What is personal data and how can you keep it safe? Should we be reading T&Cs? How can I protect my privacy online? Data can be a complex topic so we caught up with Emma, our Data Protection Officer to help answer some key data and privacy questions.
Personal data is any information that relates to an identifiable living individual. As well as obvious things like your name, address, contact details, bank statements or medical records, it also includes things like your phone records showing all the numbers you called or who called you, and when – as long as the information can be connected back to you.
A lot of the free online services we use are only free in a money sense; you are providing your personal information in exchange for the service. Your personal information is valuable to companies, and can help them provide you with great add-ons that they sell to you using your data, such as dashboards showing your spending activity, for example.
Some companies use your information for their benefit without giving you anything extra back. It’s a trade-off and we all make our own decisions about whether what we’re getting in return is worth the data we’re handing over. If people knew the true value of their data and exactly what companies do with it, I suspect they’d give less away and want more control.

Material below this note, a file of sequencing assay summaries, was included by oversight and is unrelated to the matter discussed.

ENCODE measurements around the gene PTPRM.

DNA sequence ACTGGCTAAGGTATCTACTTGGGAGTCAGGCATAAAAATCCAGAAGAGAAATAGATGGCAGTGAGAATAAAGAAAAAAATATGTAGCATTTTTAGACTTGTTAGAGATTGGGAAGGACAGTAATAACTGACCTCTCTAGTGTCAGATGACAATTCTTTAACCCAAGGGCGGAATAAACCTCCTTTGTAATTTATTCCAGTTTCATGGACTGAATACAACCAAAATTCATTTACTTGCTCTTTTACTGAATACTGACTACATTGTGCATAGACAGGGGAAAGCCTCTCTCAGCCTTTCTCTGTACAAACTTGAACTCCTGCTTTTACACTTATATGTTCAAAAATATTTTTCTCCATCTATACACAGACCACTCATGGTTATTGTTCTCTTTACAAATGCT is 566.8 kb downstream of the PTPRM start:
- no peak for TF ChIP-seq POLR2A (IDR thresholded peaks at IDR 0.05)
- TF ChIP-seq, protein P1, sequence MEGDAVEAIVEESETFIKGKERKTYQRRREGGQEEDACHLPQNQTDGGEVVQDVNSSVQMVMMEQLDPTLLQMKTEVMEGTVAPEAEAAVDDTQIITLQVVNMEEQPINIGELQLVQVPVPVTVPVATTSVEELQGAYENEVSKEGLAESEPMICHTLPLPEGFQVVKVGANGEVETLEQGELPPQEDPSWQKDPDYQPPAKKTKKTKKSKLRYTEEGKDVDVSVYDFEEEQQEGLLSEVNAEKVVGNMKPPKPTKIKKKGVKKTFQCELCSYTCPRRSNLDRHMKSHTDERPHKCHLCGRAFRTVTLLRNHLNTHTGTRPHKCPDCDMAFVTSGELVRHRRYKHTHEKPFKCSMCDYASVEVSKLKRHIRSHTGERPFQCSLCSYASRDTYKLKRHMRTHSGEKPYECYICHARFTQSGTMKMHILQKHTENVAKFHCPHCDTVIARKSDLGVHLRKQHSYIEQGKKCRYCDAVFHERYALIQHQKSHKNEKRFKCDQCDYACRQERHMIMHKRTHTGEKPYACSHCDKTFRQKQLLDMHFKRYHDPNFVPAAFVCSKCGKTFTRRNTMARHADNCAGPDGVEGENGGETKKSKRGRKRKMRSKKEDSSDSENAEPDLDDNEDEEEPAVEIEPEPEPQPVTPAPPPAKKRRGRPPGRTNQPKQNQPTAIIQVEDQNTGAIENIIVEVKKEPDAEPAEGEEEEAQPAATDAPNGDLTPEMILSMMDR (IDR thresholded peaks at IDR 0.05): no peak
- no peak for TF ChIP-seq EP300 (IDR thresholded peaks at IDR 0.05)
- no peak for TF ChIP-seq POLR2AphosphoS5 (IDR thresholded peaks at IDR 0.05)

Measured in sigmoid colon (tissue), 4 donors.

Companies who handle your personal information are responsible for looking after it. Many companies outsource and get suppliers to do certain activities for them, which often means passing on your data.
For example, if a company outsources its customer services function, the staff will need access to customer account information when you ring in for help. Companies are obliged to carry out checks on any suppliers or service providers to make sure they have appropriate security in place to look after the personal data, and the company is responsible if the supplier messes up. An updated data protection law coming in next May will put some obligations directly on the suppliers (including for security) and make them directly responsible to regulators and individuals if they mess up.